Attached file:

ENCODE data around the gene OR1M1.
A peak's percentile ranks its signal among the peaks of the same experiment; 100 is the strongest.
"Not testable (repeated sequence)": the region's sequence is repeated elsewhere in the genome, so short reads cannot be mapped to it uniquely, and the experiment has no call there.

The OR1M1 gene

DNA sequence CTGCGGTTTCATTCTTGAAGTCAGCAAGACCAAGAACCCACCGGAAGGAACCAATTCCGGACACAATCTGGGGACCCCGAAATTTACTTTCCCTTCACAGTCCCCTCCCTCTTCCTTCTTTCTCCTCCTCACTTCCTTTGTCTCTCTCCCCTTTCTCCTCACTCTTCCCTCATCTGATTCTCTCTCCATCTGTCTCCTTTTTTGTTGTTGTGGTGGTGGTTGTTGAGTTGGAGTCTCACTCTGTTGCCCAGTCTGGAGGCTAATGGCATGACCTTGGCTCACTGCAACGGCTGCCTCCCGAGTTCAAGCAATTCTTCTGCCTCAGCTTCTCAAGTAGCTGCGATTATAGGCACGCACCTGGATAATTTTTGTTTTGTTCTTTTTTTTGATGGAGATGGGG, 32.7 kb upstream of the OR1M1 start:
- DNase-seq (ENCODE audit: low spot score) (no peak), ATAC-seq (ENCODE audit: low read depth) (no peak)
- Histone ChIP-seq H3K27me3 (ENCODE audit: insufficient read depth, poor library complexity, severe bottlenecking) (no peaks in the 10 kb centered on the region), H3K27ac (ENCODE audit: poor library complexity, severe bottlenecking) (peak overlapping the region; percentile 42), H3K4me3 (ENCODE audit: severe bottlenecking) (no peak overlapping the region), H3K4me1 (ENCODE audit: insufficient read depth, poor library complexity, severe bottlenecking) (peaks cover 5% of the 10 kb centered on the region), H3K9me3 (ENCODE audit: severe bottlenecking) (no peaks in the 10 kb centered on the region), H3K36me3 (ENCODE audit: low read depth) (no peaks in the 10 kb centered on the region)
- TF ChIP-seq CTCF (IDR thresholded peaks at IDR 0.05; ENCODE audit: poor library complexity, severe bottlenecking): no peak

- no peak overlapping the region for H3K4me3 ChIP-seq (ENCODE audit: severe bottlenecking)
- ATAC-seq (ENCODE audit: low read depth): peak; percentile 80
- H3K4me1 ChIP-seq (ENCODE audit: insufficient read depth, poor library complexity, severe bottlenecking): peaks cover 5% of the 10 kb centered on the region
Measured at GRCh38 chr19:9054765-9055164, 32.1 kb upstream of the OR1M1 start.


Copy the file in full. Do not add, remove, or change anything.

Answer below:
ENCODE data around the gene OR1M1.
A peak's percentile ranks its signal among the peaks of the same experiment; 100 is the strongest.
"Not testable (repeated sequence)": the region's sequence is repeated elsewhere in the genome, so short reads cannot be mapped to it uniquely, and the experiment has no call there.

The OR1M1 gene

DNA sequence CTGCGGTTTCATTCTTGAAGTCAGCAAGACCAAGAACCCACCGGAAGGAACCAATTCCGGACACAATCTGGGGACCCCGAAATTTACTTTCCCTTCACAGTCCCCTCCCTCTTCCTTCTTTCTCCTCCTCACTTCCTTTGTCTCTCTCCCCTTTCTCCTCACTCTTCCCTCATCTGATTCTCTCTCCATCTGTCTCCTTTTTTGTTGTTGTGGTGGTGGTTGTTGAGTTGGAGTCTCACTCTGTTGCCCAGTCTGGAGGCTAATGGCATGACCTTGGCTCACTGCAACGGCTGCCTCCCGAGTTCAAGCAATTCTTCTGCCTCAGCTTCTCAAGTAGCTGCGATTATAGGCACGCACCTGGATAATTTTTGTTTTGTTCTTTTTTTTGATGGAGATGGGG, 32.7 kb upstream of the OR1M1 start:
- DNase-seq (ENCODE audit: low spot score) (no peak), ATAC-seq (ENCODE audit: low read depth) (no peak)
- Histone ChIP-seq H3K27me3 (ENCODE audit: insufficient read depth, poor library complexity, severe bottlenecking) (no peaks in the 10 kb centered on the region), H3K27ac (ENCODE audit: poor library complexity, severe bottlenecking) (peak overlapping the region; percentile 42), H3K4me3 (ENCODE audit: severe bottlenecking) (no peak overlapping the region), H3K4me1 (ENCODE audit: insufficient read depth, poor library complexity, severe bottlenecking) (peaks cover 5% of the 10 kb centered on the region), H3K9me3 (ENCODE audit: severe bottlenecking) (no peaks in the 10 kb centered on the region), H3K36me3 (ENCODE audit: low read depth) (no peaks in the 10 kb centered on the region)
- TF ChIP-seq CTCF (IDR thresholded peaks at IDR 0.05; ENCODE audit: poor library complexity, severe bottlenecking): no peak

- no peak overlapping the region for H3K4me3 ChIP-seq (ENCODE audit: severe bottlenecking)
- ATAC-seq (ENCODE audit: low read depth): peak; percentile 80
- H3K4me1 ChIP-seq (ENCODE audit: insufficient read depth, poor library complexity, severe bottlenecking): peaks cover 5% of the 10 kb centered on the region
Measured at GRCh38 chr19:9054765-9055164, 32.1 kb upstream of the OR1M1 start.